Future ExpectationsJoel Marte The novel The Time Machine written by H. G Wells is a allegorical story within story about a Time Traveller who travels into the future and returns to tell a group of men about his adventures. The story told by the Time Traveler is recorded by an editor, who writes all of The Time Travelers adventures, encounters, and attitudes. The future to the time traveller initially means optimism, hope and an advancement of humanity, but he soon realizes that it is quite the opposite; that humanity itself has disintegrated.
H. G Wells depicts the future in such a way to suggest the entropy or “decline” of humanity. It is a different, somewhat modest view of the future, to allude the fact that we as a species are on a downwards slide rather than a hopeful stairwell. In a dark smoking room in the 1800s, a group of men sit and listen to a well educated man known as the Time Traveller, discuss and explain the fourth dimension. He then proceeds to explain to them that he has a passage to the future; a key to the unknown.
Many of the men have their doubts about this peculiar man, “The fact is, the Time Traveller was one of those men who are too clever to be believed: you never felt that you saw all round him; you always suspected some subtle reserve, some ingenuity in ambush, behind his lucid frankness. ” (Wells 12) but The Time Traveler feels confident in himself. He expresses an attitude which is filled with optimism, as he imagines what sort of advances in technology there will be, what shape nature will be in, and the state of mankind. After the meeting and some last minute tinkering of his prized machine, he sets off for the future with a jolt.
While traveling through time at astonishing speeds, he feels frightened and scared. But as he arrives at his next destination he is relieved to stop, but as he gathers himself, his surroundings turn his view from afraid to surprised. The Time Traveler has traveled 800,000 years into the future. There are no tall buildings, no flying cars or strange technology, just a landscape with scattered houses and strange beings. To the bewilderment and perhaps disappointment of The Time Traveler, humanity has separated into to two species: The Eloi and The Morlocks, the have and have-nots, the good and the bad. … whose disgust of the Morlocks I began to appreciate” (59) The Time Traveler is perplexed at the idea of man branching off into two categories, but has made friends with a particular Eloi and is frightened for his life when he has encounters with the strange underworld creatures, the Morlocks. “The next night I did not sleep well [… ] I was oppressed with perplexity and doubt. ” (59) He realizes the ignorance of mankind has led them to this point, that intelligence is no longer a factor in survival.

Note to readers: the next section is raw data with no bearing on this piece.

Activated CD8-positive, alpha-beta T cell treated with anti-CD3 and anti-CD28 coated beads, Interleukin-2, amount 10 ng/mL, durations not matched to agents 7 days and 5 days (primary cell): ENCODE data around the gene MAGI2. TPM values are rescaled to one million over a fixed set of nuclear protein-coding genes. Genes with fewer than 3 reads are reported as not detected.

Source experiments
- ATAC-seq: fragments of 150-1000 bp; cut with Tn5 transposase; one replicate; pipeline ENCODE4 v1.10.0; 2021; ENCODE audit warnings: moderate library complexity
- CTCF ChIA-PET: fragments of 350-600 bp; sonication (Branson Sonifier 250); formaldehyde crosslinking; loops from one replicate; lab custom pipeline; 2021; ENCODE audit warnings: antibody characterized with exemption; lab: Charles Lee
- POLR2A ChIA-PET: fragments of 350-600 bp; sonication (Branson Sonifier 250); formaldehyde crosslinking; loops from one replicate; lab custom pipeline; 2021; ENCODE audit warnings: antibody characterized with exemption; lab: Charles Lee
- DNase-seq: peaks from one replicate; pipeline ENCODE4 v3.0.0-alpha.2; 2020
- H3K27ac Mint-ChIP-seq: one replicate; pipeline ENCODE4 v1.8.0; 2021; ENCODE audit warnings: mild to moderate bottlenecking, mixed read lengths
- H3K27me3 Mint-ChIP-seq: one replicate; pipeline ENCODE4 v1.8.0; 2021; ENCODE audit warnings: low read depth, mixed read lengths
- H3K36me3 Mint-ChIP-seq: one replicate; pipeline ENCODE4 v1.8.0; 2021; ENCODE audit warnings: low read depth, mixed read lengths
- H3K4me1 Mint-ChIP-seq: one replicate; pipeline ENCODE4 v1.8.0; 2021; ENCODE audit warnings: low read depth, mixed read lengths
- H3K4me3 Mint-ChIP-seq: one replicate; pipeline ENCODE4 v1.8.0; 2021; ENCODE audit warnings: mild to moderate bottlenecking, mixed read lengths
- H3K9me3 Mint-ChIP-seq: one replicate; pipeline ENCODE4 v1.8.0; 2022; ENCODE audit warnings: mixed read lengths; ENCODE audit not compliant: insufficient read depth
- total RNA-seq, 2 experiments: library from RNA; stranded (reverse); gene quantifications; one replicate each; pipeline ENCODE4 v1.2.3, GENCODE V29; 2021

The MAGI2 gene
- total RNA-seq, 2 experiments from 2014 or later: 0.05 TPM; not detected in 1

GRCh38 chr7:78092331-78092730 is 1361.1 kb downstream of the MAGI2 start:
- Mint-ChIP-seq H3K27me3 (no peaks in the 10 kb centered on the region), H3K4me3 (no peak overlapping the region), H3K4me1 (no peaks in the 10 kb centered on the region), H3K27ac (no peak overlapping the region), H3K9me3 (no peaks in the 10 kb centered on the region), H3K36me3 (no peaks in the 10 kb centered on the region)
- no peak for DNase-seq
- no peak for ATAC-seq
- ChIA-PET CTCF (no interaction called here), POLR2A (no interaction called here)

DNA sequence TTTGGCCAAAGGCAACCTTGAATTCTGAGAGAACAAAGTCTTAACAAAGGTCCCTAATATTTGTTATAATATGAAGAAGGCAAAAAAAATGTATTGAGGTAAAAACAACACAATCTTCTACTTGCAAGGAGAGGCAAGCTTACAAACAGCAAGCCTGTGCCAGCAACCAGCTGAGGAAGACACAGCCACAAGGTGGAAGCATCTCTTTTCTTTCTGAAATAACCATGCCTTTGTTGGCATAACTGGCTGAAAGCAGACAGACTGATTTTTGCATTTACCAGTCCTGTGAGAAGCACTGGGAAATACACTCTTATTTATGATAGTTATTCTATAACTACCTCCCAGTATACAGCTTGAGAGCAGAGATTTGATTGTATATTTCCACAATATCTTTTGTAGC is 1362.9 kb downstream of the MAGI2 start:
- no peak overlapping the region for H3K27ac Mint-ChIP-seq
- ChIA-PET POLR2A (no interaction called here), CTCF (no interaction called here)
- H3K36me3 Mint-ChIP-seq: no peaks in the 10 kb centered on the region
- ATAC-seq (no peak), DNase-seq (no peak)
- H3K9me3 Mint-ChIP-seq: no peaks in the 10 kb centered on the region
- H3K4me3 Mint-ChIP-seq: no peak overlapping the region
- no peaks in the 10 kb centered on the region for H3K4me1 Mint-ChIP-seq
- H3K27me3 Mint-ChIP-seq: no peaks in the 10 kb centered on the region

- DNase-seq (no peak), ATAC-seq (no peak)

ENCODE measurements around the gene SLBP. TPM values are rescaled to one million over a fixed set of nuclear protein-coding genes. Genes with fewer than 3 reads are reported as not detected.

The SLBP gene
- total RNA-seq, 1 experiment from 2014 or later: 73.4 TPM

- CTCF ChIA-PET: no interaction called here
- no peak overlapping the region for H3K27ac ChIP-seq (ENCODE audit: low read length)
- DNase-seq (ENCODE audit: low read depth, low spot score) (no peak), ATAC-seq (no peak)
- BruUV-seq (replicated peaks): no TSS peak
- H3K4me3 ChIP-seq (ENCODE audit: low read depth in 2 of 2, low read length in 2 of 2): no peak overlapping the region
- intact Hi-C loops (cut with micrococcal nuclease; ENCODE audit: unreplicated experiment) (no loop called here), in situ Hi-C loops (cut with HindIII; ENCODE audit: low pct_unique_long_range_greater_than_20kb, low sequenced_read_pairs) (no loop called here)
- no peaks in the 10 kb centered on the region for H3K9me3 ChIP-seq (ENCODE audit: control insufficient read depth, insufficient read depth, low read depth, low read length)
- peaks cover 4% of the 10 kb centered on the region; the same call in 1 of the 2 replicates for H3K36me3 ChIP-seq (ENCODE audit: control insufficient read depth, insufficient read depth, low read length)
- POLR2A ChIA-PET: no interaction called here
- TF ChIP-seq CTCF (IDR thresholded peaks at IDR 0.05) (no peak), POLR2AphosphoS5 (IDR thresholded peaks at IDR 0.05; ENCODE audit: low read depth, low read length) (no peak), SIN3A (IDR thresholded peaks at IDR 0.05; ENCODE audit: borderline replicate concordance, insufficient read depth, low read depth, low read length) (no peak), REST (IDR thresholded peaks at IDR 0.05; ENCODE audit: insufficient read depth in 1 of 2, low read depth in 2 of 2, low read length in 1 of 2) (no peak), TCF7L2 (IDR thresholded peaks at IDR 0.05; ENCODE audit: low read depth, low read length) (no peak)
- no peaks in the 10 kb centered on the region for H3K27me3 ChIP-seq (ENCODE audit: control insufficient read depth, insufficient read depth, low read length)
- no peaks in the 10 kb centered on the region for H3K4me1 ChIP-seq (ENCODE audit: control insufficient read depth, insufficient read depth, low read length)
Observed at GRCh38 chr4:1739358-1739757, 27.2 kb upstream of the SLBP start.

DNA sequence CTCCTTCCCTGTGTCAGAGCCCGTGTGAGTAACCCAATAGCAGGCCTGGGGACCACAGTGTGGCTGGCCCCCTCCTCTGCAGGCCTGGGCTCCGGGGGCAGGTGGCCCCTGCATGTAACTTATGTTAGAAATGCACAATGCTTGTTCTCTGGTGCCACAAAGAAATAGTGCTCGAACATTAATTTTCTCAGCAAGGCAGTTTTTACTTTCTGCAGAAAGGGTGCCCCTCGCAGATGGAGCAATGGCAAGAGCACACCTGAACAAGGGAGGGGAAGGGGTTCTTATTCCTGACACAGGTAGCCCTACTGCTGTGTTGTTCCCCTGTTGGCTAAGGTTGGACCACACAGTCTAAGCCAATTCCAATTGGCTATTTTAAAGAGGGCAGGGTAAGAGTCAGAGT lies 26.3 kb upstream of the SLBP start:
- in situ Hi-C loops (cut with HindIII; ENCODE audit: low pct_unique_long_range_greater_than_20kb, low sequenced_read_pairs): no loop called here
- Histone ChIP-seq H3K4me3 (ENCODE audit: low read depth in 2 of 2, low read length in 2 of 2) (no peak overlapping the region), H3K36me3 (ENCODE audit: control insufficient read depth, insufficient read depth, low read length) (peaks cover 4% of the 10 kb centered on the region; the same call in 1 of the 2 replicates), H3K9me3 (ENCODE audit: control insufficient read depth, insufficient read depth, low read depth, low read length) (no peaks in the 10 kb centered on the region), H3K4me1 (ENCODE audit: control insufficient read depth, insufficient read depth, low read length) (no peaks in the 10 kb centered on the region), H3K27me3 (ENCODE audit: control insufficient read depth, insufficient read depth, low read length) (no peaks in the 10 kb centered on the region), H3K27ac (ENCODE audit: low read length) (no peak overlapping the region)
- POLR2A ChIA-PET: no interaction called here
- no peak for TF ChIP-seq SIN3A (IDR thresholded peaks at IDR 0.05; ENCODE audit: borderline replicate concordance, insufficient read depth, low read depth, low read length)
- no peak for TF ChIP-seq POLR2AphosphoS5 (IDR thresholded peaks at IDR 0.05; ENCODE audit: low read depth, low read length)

His attitude is disappointment, even after he escapes from that world and veers off even further into the future, where he sees the remains of life on planet earth. Although when he returned, he expressed his wonder to group which he met again the following week, in the present timeline. The type of future told by H. G Wells introduces a certain entropy to the species of man. A decline of advancement where the walls of intelligence essentially crumble upon itself forming a evolutionary result of a separated species. Wells suggests that our success will ultimately lead to our demise. Beyond these lifeless sounds the world was silent. Silent? It would be hard to convey the stillness of it. All the sounds of man, the bleating of sheep, the cries of birds, the hum of insects, the stir that makes the background of our lives – all that was over. ” (99) The overall attitude of The Time Traveller changes throughout the novel and suggests that the future, in its unknown complexity, cannot be altered of ameliorated. We are on a definite timeline that will eventually end us as a species. Bibliography Works Cited Wells, H. G. – The Time Machine New York : Signet, 2002. Print